Electronegativity is defined as the tendency of atoms to draw electron clouds of other atoms towards them. Atoms such as fluorine, chlorine, oxygen, nitrogen and phosphorous have greater tendencies to draw electrons towards themselves. Compared to these, atoms such as Li, Na, Mg, K and so on have a tendency to release electrons away from them and are electropositive. Quantitative scales of electronegativity can be set up and in the Pauling's scale of electronegativity, F has an electronegativity of 4 and Li has an electronegativity of 1. Electronegativities of a few atoms are given in Table 1. It is not easy to quantify electronegativity. The differences in the ionization potentials, electron affinities, binding energies and electronic configurations of atoms and so on, all contribute to electronegativity.
When a highly electronegative atom binds to a strongly electropositive atom, the electron density in the molecules is significantly polarised towards the electronegative atom. This is illustrated by the contours of electron densities of Li, F, Li , F- and LiF which are shown in Fig 1.
Figure 1 Contours of charge densities in (a) Li, (b) F, (c) Li , F- and (d) molecule LiF.
Li atom is much larger than F (atom's sizes decreases along a period (row) in the periodic table due to increased nuclear charge). This is clearly reflected in the charge densities of separated Li and F in fig 1 (a) and (b). When Li and F approach up to a distance of 13.9 a0 ,Li ....F- is more stable than Li....F at the same distance. An electron from Li is captured by F, the electron density of F- grows and that of Li shrinks drastically. When the molecule LiF is finally formed, the "small" electron cloud of Li is "captured" into the spherical cloud of F-. The molecular shape is closer to a spherical shape than to an elliptical shape (homonuclear cases). This discussion brings out an important feature. Molecules as well as their bonds need to be described in terms of their charge densities and writing the bonds as H - H or Li - F is a very crude representation. In the interaction between molecules, it is the charge densities that play a central role, and not the lines drawn between atoms!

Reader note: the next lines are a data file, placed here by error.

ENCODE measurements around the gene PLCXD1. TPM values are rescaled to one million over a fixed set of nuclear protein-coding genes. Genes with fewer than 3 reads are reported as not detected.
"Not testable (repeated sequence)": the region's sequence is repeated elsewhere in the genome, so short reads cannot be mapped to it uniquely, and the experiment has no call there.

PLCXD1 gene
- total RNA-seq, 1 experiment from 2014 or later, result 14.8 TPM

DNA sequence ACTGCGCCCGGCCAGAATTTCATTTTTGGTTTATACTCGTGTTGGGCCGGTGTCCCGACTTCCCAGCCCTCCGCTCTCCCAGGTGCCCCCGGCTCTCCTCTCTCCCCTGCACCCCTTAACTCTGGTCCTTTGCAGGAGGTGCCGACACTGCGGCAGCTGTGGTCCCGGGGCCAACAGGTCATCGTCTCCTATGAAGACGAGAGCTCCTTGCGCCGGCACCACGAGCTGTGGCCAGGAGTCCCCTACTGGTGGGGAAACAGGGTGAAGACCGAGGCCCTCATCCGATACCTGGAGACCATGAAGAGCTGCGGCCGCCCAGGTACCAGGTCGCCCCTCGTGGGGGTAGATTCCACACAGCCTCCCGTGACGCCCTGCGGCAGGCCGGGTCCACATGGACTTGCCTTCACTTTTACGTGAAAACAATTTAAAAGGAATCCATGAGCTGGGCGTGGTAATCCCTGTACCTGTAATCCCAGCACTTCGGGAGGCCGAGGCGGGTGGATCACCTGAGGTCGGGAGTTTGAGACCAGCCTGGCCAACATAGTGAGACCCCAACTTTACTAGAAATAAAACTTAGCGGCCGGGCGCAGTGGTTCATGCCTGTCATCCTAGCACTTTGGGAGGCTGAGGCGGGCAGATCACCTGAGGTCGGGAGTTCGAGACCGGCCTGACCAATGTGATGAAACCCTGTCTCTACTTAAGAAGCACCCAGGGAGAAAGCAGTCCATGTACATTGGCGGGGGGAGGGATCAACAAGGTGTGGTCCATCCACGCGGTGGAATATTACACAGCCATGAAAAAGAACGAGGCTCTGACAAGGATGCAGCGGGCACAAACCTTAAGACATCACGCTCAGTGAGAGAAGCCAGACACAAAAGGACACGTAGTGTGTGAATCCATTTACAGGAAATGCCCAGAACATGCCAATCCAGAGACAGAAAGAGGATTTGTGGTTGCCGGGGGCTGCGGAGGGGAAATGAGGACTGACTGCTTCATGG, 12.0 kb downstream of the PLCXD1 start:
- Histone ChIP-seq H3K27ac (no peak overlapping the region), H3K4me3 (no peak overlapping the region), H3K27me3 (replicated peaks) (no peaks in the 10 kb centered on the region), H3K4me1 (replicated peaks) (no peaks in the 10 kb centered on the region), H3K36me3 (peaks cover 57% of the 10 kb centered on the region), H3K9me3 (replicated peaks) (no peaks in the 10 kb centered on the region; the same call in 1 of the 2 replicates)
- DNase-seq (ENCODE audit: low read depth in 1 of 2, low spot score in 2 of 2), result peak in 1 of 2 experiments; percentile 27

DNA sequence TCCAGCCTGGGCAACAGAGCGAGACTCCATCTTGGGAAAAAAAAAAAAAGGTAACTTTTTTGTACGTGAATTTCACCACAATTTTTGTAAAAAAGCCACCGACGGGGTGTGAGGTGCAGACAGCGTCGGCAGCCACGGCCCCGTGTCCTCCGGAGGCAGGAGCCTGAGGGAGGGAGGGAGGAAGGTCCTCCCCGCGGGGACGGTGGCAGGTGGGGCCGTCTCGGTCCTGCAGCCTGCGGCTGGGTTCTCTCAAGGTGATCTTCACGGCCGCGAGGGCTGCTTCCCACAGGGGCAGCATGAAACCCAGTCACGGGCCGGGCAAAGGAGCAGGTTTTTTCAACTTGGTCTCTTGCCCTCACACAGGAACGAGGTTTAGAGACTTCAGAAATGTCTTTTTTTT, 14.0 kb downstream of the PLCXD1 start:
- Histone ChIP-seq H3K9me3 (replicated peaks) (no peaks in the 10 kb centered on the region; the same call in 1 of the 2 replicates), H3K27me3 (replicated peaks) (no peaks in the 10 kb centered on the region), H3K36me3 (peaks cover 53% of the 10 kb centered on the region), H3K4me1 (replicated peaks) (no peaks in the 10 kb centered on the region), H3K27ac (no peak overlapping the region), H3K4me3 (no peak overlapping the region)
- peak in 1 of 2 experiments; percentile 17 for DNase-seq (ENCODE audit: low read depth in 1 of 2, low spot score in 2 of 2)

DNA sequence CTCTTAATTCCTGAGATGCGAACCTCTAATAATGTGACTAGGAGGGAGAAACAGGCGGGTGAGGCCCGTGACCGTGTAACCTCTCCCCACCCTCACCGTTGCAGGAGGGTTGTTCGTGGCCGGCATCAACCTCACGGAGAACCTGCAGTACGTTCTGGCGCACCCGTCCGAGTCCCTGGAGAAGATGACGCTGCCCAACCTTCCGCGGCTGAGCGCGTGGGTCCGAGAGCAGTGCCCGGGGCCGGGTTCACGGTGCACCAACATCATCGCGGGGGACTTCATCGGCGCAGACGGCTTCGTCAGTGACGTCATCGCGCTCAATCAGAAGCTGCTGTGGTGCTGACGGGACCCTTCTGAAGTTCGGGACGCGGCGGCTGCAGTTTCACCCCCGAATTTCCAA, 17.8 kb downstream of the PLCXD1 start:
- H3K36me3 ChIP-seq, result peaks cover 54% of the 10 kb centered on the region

We have studied in detail the previous lecture the shapes, sizes and contours of MOs of homonuclear diatomics. The main difference in heteronuclear diatomics is the "distortion" or the "tilting" of electron clouds towards the electronegative atoms. The bond in LiF has been shown in fig 1(d) to be polarised towards the F atom. The bonds formed by the sideways overlap of p- orbitals will also show the same distortion. The bonds in CO are sketched in fig 1
Fig 2 bond in CO
The other common heteronuclear diatomics are hydrogen halids and alkali halides, oxides and sulphides of elements of group II A, and other common gases such as NO, CO etc. There is hybridization in the valence orbitals of each of the participating atom. This not only yields stronger and more directed bonds, but helps in the bonding of these diatomics to other species such as metals or surfaces. We will illustrate this with the example of carbon monoxide (CO).